IOWA CITY — Both of Iowa’s public research universities again placed among the world’s elite, according to U.S. News & World Report’s latest ranking of top global universities.
But the University of Iowa and Iowa State University slipped several spots from last year, coinciding with dips they experienced in September when U.S. News updated its list of top American colleges and universities.
According to the new global rankings — which order the top 1,250 institutions across 75 countries based on 13 indicators measuring academic research performance and reputation — the UI ranked No. 159, down from No. 153 last year. Iowa State ranked No. 212, down from No. 204 last year.
Earlier this fall, U.S. News ranked UI at No. 38 among the country’s public universities, down from No. 31 last year. Among all national universities, it fell from No. 78 last year to No. 89 this year.
Likewise, Iowa State saw its footing slip among public universities from No. 53 to No. 56 this year. Among all 312 universities ranked by the publication, Iowa State dropped from No. 115 to No. 119. In 2015, Iowa State ranked No. 108 nationally and No. 47 among public universities.
The University of Northern Iowa, the state’s third public university, is not ranked nationally overall or among public schools or global research institutions. It held steady this year in the Midwest region at No. 25 overall and No. 2 among public schools.
All three of Iowa’s public universities have been struggling with budget cuts — lawmakers in two consecutive Legislative sessions took back millions of promised appropriations during the middle or near the end of the budget years.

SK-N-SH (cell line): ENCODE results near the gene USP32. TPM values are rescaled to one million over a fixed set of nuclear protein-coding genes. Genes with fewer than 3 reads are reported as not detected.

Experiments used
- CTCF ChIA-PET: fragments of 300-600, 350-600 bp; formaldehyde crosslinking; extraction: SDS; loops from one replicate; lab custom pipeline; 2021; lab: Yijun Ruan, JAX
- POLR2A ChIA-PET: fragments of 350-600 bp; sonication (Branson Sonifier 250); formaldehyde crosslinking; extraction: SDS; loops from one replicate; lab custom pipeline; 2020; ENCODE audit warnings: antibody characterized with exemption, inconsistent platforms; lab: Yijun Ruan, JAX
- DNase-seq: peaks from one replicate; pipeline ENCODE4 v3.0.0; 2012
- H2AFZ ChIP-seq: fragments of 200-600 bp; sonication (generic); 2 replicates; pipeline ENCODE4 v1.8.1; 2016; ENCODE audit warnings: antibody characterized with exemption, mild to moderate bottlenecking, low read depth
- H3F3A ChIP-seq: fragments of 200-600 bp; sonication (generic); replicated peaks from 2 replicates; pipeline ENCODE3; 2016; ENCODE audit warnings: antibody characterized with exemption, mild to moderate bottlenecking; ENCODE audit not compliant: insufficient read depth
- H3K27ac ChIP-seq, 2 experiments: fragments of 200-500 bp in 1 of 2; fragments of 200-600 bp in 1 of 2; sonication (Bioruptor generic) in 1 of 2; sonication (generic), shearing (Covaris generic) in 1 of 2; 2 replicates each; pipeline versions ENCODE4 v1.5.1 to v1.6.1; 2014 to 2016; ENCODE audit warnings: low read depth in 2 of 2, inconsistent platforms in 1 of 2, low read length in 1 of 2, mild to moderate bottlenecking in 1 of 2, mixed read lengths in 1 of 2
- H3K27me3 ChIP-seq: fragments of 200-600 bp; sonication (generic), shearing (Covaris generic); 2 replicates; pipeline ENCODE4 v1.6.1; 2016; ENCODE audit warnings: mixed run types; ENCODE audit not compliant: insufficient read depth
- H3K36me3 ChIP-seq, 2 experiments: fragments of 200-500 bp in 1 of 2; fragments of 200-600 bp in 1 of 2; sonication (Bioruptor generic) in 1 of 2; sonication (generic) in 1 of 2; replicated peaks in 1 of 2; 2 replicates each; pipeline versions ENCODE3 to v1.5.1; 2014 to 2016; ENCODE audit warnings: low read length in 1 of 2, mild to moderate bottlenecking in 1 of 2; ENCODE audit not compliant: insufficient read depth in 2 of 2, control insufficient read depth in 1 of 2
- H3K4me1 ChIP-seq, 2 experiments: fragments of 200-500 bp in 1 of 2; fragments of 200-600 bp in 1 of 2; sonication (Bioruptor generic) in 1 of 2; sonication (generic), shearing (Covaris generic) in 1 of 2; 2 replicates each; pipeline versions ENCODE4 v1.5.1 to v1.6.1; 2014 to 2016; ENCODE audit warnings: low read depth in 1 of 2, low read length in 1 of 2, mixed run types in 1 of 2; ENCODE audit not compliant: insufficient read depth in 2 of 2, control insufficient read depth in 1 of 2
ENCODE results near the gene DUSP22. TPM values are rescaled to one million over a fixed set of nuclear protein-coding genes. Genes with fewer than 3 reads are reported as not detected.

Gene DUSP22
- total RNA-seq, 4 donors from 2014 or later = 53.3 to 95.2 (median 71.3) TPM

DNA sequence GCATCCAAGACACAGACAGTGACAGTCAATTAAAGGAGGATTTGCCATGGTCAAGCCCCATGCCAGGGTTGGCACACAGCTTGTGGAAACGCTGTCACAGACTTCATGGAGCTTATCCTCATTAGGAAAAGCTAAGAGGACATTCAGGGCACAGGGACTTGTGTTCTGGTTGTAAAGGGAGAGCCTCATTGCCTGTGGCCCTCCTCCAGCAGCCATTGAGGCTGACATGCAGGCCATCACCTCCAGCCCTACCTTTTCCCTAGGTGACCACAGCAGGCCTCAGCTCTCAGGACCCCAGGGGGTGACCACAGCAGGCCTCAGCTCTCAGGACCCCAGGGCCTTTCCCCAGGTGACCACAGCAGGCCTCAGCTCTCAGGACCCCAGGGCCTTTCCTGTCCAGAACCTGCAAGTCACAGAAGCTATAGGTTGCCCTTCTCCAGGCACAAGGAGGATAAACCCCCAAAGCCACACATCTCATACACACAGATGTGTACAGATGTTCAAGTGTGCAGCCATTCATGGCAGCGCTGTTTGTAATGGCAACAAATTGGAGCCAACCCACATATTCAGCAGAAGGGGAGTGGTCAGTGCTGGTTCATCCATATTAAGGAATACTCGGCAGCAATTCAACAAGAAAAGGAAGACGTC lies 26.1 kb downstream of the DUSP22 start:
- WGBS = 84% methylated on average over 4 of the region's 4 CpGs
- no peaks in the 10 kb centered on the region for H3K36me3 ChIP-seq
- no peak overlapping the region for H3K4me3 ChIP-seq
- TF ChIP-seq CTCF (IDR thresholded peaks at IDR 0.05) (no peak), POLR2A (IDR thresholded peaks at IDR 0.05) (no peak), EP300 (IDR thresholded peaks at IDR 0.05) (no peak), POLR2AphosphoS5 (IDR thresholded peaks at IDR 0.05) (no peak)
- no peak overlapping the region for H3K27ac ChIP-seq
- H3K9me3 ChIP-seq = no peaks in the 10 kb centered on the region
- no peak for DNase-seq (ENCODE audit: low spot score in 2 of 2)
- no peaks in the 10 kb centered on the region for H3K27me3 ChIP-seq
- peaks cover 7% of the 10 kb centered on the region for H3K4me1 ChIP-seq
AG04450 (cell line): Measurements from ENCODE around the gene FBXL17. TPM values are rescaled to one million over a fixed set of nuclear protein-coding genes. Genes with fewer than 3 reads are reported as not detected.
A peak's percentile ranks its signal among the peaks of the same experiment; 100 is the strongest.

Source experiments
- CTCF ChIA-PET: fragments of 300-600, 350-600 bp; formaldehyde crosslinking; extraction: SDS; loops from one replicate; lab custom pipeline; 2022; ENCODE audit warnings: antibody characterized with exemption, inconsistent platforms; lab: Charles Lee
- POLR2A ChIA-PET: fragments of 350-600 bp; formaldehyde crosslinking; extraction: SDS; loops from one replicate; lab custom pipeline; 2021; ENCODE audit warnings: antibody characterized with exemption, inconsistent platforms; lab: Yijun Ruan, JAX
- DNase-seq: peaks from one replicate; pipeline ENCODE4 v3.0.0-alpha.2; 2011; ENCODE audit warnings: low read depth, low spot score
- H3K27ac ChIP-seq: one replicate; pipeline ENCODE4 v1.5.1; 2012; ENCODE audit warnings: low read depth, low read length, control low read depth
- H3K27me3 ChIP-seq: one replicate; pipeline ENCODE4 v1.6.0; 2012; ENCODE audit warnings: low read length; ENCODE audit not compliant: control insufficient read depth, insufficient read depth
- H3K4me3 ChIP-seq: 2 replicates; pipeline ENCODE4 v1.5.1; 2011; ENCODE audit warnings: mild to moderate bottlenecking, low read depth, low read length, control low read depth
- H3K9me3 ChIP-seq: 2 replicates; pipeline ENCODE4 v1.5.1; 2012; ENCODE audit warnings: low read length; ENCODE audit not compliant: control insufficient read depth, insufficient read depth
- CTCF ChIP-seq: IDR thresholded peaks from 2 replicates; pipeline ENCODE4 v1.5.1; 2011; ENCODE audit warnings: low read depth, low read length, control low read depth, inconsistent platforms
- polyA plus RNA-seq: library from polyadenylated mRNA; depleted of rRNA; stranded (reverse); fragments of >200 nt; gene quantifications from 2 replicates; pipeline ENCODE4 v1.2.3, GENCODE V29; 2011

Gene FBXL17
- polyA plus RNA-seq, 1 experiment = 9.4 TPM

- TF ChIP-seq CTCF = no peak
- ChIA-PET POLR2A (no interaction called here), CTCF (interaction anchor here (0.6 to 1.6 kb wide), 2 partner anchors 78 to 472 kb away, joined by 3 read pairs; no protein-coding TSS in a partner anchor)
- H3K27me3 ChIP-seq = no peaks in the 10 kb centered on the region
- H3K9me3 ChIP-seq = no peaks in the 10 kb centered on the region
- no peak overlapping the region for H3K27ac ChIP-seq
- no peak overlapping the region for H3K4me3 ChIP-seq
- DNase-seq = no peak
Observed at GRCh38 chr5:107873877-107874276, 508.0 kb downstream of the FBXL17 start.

When combined with pared down support at the start of the 2018 budget year, the state has decreased funding for public higher education in Iowa by $35 million since the start of the 2017 budget year. The cuts prompted the University of Iowa to freeze faculty pay, halt new campus construction, close centers and increase tuition.
UI administrators, upon learning in September of its national rankings slide, cited dwindling resources.
“Resources do matter, and without adequate resources from the state, we aren’t able to make the needed investments in student outcomes that would lead to higher rankings by U.S. News & World Report and other ranking organizations,” Harreld said in a September statement provided to The Gazette. “Without increased commitment from our state government partners and increased tuition, it will be increasingly difficult to make the kinds of investments needed to improve student outcomes.”
Despite their overall declines on the global scale, both the UI and Iowa State saw some increases in individual disciplines. Iowa State’s agricultural sciences earned a No. 32 ranking in the world, up from No. 34. Its plant and animal science ranking improved from an already-high No. 28 to No. 23.
But Iowa State lost ground in several areas, like social sciences and public health — which fell from No. 259 to No. 283. Its microbiology ranking dropped from No. 168 to No. 186.
The UI reported improvement in neuroscience and behavior, rising from No. 110 to No. 94, and in molecular biology and genetics, from No. 184 to No. 155.
It lost ground in several areas, including psychiatry and psychology, from No. 68 to No. 81, and in physics, from No. 143 to No. 169.
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